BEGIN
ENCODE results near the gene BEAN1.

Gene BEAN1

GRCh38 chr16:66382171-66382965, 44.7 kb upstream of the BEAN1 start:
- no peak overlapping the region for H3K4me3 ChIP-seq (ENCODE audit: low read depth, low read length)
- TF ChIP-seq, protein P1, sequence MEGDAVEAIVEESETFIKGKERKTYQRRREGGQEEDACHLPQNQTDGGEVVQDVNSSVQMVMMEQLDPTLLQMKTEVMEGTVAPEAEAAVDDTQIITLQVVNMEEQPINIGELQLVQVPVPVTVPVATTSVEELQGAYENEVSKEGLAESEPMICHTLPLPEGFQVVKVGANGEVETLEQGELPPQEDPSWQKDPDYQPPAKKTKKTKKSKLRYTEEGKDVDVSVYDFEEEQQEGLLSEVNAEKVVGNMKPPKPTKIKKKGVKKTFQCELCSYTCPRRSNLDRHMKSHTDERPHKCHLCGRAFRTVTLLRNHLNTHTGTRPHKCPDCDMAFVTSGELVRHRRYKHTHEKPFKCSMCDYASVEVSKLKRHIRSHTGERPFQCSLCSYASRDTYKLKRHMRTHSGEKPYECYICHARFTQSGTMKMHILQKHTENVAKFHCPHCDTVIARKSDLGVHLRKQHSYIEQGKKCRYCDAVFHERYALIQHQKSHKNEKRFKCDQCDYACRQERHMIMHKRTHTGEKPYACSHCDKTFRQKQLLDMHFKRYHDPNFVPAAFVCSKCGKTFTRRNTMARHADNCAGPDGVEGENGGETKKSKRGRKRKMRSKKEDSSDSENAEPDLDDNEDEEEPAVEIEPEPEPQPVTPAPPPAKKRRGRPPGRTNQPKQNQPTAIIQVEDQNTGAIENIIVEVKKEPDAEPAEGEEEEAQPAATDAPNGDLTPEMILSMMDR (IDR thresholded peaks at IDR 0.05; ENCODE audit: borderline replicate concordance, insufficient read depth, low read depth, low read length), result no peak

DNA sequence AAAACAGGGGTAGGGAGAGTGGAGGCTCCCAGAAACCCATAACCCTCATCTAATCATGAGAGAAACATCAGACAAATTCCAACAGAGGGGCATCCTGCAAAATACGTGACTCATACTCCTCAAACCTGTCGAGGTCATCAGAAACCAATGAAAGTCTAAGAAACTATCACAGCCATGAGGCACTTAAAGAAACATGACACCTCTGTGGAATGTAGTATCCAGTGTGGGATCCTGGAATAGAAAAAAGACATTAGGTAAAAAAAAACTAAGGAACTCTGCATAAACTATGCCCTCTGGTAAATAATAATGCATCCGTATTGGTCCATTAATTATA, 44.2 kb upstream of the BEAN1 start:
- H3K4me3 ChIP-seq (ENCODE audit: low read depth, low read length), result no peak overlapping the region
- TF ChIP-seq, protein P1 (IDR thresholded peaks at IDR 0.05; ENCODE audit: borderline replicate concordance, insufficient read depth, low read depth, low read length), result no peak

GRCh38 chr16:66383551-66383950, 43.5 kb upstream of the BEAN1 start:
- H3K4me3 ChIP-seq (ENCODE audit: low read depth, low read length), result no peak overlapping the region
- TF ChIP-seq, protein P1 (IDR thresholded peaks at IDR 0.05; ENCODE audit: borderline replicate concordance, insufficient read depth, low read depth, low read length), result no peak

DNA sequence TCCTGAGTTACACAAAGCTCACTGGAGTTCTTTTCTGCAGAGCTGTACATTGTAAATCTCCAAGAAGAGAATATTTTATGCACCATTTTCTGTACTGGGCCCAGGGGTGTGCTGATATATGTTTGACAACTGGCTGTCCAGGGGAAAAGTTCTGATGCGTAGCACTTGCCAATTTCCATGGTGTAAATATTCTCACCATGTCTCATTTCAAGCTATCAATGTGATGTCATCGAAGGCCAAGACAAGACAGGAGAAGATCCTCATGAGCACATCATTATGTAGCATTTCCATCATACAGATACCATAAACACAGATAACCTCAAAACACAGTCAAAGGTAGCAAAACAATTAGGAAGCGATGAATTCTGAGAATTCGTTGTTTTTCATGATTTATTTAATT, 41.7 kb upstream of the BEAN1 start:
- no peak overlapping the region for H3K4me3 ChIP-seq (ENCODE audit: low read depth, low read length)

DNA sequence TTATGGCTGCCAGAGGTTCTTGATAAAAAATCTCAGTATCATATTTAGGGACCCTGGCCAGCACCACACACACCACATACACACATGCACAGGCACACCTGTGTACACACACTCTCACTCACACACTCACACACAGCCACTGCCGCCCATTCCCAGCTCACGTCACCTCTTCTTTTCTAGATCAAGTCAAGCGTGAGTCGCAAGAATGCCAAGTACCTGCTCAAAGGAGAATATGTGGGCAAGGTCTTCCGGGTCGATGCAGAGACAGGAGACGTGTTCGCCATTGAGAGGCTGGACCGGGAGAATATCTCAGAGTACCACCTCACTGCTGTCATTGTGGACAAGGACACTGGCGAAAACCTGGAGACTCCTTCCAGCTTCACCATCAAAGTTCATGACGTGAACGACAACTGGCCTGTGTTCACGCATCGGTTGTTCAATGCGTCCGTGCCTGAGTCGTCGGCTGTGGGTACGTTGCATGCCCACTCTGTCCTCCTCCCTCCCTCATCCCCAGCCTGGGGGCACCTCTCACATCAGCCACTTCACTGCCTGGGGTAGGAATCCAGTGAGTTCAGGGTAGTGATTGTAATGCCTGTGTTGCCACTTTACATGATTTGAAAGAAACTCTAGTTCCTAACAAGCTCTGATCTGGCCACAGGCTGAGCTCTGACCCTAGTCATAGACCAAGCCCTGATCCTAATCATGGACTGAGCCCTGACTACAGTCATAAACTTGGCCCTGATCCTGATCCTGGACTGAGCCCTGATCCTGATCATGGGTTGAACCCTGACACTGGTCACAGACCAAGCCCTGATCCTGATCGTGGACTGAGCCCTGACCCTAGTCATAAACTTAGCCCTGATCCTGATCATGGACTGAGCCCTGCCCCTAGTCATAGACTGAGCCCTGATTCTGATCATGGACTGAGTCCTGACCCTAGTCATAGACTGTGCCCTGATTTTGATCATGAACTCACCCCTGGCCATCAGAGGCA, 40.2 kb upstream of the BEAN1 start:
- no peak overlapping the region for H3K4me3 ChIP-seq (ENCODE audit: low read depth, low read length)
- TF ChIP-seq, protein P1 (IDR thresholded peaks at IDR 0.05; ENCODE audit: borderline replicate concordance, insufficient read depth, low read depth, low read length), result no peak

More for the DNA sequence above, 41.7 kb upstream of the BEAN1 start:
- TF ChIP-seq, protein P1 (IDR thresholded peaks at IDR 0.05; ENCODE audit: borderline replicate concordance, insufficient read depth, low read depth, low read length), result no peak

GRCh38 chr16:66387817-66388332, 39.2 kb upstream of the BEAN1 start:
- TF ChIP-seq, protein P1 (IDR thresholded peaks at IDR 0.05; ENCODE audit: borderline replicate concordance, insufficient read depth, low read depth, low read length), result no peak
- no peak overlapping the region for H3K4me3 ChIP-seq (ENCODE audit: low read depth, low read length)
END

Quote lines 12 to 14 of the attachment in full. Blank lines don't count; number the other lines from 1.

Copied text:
DNA sequence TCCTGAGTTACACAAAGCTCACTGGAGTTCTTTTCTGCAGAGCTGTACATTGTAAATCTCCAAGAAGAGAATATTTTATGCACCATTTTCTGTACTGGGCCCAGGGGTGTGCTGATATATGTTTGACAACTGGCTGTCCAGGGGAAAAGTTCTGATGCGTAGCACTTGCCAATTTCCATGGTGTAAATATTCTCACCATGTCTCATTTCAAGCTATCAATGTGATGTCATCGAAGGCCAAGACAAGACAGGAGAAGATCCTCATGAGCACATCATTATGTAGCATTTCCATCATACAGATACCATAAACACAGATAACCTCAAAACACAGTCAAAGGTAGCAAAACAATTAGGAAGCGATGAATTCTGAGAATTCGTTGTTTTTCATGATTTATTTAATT, 41.7 kb upstream of the BEAN1 start:
- no peak overlapping the region for H3K4me3 ChIP-seq (ENCODE audit: low read depth, low read length)

DNA sequence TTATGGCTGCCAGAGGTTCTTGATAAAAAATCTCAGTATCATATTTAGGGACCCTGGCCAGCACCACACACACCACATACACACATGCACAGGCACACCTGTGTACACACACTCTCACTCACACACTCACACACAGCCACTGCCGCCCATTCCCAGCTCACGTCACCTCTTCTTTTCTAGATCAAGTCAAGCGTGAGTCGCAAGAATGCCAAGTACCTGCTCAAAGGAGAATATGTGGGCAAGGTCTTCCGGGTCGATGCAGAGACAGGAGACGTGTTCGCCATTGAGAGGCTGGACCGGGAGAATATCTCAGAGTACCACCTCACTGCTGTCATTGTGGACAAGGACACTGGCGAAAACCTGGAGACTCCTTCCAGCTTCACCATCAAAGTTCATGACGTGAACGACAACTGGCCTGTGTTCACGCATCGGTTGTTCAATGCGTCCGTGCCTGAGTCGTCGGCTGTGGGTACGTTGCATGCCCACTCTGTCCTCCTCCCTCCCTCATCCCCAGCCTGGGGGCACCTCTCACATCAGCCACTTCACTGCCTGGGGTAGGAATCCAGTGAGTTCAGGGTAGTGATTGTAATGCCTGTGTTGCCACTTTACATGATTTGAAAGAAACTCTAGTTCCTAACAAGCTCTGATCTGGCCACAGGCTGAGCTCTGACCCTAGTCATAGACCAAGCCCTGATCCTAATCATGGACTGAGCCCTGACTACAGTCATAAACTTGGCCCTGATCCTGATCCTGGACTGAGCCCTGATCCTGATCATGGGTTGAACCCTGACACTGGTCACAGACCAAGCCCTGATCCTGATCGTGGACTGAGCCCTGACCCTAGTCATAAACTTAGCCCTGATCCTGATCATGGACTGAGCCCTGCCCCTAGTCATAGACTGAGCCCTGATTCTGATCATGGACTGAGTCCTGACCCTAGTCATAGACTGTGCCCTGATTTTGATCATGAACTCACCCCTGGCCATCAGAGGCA, 40.2 kb upstream of the BEAN1 start: